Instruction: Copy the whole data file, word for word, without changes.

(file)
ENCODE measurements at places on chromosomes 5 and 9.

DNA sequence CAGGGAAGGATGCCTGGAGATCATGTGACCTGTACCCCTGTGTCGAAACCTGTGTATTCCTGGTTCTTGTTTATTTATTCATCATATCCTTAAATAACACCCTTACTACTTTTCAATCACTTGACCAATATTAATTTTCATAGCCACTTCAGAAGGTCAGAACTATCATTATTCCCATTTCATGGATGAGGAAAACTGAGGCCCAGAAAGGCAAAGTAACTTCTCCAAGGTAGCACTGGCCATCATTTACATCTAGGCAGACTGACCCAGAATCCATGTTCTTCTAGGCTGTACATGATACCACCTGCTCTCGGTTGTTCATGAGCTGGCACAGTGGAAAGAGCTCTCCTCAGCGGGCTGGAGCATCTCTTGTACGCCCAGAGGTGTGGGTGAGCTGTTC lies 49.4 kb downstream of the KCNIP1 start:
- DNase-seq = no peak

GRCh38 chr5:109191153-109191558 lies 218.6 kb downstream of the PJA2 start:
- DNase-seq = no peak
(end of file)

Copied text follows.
ENCODE measurements at places on chromosomes 5 and 9.

DNA sequence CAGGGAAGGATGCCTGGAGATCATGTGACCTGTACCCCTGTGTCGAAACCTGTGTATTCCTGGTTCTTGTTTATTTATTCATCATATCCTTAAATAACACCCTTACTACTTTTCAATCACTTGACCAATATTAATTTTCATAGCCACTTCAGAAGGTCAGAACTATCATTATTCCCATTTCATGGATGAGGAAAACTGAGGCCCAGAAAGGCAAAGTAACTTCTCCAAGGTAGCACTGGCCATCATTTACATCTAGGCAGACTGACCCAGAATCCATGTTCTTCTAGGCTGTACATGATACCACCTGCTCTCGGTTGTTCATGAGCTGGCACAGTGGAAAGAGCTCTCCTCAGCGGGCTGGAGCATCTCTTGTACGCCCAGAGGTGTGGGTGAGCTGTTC lies 49.4 kb downstream of the KCNIP1 start:
- DNase-seq = no peak

GRCh38 chr5:109191153-109191558 lies 218.6 kb downstream of the PJA2 start:
- DNase-seq = no peak